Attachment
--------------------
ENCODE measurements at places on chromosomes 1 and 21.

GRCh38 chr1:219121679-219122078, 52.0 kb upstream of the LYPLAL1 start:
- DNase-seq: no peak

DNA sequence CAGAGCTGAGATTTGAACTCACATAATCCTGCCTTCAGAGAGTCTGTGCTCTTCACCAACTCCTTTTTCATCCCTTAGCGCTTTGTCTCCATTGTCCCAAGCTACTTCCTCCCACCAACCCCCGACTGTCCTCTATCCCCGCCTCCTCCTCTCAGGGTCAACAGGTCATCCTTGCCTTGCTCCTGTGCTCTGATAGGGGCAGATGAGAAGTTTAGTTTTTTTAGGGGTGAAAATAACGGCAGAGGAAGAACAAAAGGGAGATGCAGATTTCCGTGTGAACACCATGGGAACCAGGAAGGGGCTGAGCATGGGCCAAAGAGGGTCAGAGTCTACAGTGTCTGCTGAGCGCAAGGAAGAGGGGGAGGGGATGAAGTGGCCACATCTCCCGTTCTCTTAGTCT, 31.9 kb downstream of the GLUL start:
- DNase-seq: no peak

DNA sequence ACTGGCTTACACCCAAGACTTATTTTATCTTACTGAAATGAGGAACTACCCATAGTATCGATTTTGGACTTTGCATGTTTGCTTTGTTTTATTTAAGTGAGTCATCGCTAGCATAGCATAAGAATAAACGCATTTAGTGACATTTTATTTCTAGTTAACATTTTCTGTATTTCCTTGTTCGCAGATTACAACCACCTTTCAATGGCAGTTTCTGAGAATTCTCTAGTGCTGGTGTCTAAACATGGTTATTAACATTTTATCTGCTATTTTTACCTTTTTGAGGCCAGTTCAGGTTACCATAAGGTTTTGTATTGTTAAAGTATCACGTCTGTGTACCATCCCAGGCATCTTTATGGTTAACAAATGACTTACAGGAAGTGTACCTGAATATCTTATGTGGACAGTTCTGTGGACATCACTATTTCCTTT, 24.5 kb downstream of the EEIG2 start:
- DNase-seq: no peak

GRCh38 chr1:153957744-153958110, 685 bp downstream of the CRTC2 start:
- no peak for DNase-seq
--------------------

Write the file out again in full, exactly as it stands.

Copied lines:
ENCODE measurements at places on chromosomes 1 and 21.

GRCh38 chr1:219121679-219122078, 52.0 kb upstream of the LYPLAL1 start:
- DNase-seq: no peak

DNA sequence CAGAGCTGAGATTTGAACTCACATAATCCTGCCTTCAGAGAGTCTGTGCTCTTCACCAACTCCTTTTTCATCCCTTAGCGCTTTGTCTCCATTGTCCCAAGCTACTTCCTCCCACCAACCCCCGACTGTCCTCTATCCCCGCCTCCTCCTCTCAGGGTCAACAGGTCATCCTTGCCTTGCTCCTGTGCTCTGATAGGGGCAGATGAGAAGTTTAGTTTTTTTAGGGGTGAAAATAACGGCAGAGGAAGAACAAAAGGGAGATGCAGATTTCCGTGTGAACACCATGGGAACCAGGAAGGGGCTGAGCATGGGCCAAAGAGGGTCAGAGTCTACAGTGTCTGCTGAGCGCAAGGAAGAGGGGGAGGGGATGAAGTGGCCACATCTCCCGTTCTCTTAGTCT, 31.9 kb downstream of the GLUL start:
- DNase-seq: no peak

DNA sequence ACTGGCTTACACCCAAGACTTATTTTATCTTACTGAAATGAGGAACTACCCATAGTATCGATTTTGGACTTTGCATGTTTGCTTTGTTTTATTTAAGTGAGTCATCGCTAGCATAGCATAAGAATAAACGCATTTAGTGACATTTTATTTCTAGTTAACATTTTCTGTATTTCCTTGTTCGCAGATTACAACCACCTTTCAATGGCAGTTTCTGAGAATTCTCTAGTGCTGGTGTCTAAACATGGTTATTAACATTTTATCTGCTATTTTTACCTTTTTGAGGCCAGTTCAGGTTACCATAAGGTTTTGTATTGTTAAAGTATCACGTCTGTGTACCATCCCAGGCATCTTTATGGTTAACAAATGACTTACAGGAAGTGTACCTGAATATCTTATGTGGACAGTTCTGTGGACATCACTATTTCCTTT, 24.5 kb downstream of the EEIG2 start:
- DNase-seq: no peak

GRCh38 chr1:153957744-153958110, 685 bp downstream of the CRTC2 start:
- no peak for DNase-seq